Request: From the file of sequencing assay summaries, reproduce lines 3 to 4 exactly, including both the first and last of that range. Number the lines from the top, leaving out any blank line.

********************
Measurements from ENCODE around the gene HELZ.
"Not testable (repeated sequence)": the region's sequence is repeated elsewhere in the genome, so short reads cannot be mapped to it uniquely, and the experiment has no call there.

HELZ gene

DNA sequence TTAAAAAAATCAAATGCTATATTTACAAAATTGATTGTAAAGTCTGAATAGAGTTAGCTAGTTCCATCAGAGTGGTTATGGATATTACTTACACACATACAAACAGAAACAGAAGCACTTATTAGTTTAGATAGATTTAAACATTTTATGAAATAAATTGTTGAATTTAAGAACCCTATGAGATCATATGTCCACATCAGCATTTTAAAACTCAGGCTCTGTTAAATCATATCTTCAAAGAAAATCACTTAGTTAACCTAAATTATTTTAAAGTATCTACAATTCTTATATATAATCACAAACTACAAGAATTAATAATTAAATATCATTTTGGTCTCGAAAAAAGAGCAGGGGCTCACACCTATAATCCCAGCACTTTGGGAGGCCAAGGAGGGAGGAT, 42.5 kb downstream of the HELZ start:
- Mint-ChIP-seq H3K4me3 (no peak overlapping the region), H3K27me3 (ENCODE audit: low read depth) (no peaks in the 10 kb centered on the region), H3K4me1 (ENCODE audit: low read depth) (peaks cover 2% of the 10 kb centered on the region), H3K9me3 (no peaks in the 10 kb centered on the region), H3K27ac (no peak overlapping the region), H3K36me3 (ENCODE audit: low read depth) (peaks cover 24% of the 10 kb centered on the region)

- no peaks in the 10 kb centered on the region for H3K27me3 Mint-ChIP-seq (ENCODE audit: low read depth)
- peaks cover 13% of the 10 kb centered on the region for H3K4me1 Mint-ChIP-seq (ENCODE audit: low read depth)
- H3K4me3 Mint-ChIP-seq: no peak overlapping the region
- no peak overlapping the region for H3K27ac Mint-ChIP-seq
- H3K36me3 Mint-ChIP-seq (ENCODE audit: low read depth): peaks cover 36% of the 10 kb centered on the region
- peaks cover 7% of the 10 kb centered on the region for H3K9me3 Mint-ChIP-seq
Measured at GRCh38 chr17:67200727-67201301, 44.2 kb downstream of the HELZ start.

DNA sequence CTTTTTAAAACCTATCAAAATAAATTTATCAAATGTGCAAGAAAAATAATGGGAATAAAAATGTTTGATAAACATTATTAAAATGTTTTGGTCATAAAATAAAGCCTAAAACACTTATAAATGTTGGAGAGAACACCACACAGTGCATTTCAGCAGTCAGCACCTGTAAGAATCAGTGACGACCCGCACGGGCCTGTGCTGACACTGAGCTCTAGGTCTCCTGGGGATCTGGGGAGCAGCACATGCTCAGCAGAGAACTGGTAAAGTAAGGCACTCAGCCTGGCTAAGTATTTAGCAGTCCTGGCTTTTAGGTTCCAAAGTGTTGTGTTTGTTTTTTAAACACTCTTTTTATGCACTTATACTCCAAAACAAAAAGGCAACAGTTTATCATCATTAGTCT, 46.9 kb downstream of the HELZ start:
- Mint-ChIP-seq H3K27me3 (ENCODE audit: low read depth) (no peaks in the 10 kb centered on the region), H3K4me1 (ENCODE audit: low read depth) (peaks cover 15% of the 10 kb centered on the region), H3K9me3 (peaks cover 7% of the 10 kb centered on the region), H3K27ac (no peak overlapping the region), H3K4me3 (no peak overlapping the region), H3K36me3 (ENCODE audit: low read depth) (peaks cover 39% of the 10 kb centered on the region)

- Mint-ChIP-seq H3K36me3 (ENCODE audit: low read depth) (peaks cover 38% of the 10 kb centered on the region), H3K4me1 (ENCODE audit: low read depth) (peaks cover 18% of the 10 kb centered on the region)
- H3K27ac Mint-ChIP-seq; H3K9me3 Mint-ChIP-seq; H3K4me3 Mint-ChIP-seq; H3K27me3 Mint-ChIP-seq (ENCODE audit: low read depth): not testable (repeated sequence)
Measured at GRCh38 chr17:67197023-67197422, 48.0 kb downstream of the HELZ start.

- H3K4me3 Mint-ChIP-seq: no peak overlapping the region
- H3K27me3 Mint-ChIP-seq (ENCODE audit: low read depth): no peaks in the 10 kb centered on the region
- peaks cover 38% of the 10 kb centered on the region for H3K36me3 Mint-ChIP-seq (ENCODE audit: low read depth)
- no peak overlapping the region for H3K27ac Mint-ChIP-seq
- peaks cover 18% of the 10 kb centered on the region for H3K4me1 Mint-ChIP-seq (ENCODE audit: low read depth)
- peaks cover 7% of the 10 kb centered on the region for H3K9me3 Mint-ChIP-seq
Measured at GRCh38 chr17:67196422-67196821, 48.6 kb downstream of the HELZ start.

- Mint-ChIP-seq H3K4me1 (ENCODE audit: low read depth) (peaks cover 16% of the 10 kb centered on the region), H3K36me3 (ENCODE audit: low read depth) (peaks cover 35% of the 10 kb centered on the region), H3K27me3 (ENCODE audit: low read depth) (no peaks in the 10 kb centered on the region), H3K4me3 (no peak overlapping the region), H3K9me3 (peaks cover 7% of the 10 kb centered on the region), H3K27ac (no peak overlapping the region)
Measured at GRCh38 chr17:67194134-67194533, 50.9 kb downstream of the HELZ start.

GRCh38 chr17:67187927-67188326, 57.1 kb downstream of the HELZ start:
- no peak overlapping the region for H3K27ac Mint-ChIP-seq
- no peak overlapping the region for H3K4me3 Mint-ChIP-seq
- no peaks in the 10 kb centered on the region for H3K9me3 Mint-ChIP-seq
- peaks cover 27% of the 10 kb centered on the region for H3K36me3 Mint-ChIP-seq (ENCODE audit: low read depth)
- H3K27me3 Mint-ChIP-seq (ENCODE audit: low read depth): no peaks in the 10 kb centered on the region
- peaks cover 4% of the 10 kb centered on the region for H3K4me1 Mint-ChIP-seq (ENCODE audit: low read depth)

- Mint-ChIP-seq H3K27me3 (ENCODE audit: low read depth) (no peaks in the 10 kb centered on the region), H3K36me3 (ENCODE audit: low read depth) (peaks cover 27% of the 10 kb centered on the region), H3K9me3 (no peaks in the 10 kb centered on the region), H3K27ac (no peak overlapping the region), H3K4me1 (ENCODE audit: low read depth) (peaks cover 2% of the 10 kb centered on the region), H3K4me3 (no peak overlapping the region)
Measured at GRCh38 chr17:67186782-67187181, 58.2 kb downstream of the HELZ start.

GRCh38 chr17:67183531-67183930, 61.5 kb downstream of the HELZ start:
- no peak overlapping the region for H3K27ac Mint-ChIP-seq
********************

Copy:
HELZ gene

DNA sequence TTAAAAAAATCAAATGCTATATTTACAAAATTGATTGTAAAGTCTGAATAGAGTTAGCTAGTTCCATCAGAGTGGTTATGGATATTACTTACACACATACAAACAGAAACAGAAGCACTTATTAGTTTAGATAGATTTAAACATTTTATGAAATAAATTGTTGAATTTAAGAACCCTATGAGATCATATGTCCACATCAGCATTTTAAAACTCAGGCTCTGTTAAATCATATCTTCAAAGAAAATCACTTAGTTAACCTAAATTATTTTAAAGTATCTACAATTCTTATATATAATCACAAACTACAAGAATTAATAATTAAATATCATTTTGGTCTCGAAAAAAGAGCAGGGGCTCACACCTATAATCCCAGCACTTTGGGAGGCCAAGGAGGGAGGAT, 42.5 kb downstream of the HELZ start: